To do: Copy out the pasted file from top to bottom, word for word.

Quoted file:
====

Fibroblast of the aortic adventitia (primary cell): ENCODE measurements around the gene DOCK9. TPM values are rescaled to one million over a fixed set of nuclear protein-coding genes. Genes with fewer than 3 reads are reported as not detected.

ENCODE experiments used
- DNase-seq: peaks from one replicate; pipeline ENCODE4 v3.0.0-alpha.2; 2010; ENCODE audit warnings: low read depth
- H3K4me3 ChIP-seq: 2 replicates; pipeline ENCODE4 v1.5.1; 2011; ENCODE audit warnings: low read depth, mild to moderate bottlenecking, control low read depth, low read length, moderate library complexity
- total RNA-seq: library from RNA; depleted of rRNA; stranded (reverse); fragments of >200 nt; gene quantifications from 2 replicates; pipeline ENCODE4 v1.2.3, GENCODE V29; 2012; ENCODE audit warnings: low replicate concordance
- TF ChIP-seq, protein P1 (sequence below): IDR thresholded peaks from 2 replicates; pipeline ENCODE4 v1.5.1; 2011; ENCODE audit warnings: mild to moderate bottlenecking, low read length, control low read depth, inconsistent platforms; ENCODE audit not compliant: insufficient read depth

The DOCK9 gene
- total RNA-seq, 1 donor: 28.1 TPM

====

Fibroblast of the aortic adventitia (primary cell): ENCODE measurements around the gene DOCK9. TPM values are rescaled to one million over a fixed set of nuclear protein-coding genes. Genes with fewer than 3 reads are reported as not detected.

ENCODE experiments used
- DNase-seq: peaks from one replicate; pipeline ENCODE4 v3.0.0-alpha.2; 2010; ENCODE audit warnings: low read depth
- H3K4me3 ChIP-seq: 2 replicates; pipeline ENCODE4 v1.5.1; 2011; ENCODE audit warnings: low read depth, mild to moderate bottlenecking, control low read depth, low read length, moderate library complexity
- total RNA-seq: library from RNA; depleted of rRNA; stranded (reverse); fragments of >200 nt; gene quantifications from 2 replicates; pipeline ENCODE4 v1.2.3, GENCODE V29; 2012; ENCODE audit warnings: low replicate concordance
- TF ChIP-seq, protein P1 (sequence below): IDR thresholded peaks from 2 replicates; pipeline ENCODE4 v1.5.1; 2011; ENCODE audit warnings: mild to moderate bottlenecking, low read length, control low read depth, inconsistent platforms; ENCODE audit not compliant: insufficient read depth

The DOCK9 gene
- total RNA-seq, 1 donor: 28.1 TPM